Adam Rippon celebrates after competing at the Olympic Winter Games PyeongChang 2018 on Feb. 12, 2018 in Gangneung, South Korea
If you didn’t know who Adam Rippon was before the Olympic Winter Games PyeongChang 2018, you almost certainly do now. With a personality that outshines even the most bedazzled figure skating costume, Rippon has cut a striking figure on and especially off the ice this year, emerging as one of the breakout stars of 2018, and not just as a sportsman.
Start with the ice part, though. After being selected for the Olympic team on his third attempt, Rippon had a fantastic Olympic experience in PyeongChang, nailing his programs to help lift Team USA to bronze in the team competition. He was the top trending topic worldwide on Twitter at least once and had the likes of Reese Witherspoon and Britney Spears following his every move and posting about him.
Though a world-class skater who was both entertaining to watch and possessed of excellent technique, the 28-year-old was the first to acknowledge that his athletic ability was not what set him apart.
“I really wanted to push the narrative that you can just be yourself, and there will be people who don’t like you — but they’re stupid,” Rippon, the first openly gay American man to make a U.S. winter Olympic team, told The New York Times with typical candor.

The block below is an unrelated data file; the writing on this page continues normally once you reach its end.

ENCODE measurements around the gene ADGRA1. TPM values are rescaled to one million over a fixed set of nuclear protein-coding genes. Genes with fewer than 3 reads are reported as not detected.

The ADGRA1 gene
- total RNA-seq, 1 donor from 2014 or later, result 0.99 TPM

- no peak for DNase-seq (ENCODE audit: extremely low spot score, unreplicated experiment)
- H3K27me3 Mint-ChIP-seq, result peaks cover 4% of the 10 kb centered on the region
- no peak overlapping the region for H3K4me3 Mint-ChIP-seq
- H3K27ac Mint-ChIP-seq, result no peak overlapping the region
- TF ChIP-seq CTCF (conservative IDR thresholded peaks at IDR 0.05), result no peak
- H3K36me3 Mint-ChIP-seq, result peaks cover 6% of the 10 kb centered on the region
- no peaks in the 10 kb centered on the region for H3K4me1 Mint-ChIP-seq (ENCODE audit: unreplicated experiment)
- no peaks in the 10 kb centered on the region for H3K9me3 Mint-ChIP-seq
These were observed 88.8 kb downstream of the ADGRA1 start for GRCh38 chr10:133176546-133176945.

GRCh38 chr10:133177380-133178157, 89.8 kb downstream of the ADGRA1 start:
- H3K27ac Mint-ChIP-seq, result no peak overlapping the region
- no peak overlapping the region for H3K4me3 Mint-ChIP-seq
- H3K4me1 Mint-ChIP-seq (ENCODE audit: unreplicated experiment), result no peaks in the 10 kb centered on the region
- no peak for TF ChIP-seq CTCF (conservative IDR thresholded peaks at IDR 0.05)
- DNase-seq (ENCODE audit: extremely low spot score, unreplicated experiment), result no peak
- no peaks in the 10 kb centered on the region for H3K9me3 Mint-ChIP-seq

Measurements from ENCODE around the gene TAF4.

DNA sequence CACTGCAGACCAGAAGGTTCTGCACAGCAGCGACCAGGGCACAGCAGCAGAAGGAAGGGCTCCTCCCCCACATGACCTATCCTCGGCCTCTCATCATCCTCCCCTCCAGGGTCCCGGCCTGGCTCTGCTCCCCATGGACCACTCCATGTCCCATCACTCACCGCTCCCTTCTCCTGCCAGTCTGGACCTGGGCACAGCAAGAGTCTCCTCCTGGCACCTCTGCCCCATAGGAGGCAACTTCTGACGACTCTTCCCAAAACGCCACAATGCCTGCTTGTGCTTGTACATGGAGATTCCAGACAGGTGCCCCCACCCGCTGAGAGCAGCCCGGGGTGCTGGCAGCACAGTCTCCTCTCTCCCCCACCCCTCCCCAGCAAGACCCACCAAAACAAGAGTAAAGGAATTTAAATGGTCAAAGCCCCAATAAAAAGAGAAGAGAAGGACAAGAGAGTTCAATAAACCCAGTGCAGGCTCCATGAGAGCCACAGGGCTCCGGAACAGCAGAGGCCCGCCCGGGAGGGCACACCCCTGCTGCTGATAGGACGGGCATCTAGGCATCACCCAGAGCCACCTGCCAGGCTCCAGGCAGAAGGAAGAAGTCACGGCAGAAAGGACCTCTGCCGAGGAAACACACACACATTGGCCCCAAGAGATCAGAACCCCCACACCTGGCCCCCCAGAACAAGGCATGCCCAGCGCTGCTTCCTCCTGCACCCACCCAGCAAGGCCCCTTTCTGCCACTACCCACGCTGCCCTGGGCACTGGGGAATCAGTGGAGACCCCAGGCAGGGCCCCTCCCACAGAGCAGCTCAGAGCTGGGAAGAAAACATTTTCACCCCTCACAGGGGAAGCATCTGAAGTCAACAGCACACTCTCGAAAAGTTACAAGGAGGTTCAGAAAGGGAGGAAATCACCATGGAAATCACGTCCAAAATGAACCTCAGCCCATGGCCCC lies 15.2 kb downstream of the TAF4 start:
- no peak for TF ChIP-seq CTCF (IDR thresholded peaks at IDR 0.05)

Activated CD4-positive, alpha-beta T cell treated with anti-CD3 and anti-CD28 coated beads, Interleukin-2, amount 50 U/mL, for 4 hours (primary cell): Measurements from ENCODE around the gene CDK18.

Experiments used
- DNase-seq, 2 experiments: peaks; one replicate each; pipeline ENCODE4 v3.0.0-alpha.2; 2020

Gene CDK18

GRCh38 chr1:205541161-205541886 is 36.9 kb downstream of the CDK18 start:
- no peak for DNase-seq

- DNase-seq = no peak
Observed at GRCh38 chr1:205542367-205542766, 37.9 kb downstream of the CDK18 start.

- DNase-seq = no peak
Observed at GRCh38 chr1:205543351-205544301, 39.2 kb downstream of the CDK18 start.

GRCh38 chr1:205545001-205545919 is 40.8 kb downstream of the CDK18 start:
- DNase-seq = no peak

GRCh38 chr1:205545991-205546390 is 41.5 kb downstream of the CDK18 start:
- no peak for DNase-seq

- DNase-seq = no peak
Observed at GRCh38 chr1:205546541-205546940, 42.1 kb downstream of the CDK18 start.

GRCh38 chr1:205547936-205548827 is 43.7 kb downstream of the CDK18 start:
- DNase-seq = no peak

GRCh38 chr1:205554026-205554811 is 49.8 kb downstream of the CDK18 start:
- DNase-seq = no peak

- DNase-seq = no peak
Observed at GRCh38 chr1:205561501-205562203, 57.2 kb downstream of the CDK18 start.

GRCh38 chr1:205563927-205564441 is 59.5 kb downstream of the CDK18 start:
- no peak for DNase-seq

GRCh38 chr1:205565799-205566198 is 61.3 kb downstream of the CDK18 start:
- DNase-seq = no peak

It’s that honest forthrightness, telling it like it is with signature unapologetic sass, that endeared him to millions during the Games.
“I was recently asked in an interview what it’s like to be a gay athlete in sports,” he wrote on Twitter in February. “I said that it’s exactly like being a straight athlete. Lots of hard work but usually done with better eyebrows.”
It isn’t all fun and games. Rippon realizes that part of having a global spotlight turned on him gave him the opportunity to speak for others, something he took seriously. His political criticism during the Games became as much of a news story as his skating, and he has defended his opinions rigorously on social media.
Asked whether he plans to skate at the highest level again, Rippon refused to play maybe-I-will-maybe-I-won’t with the media, and he formally announced his retirement in November.
PyeongChang might have been his first and only Olympic experience as an athlete, but if his 2018 is indicative of anything, it’s that this is the first in a long series of memorable years in the life of Adam Rippon.
“Now everything I do is literally just bonus,” he told The Times.
For us too, Adam. Us too.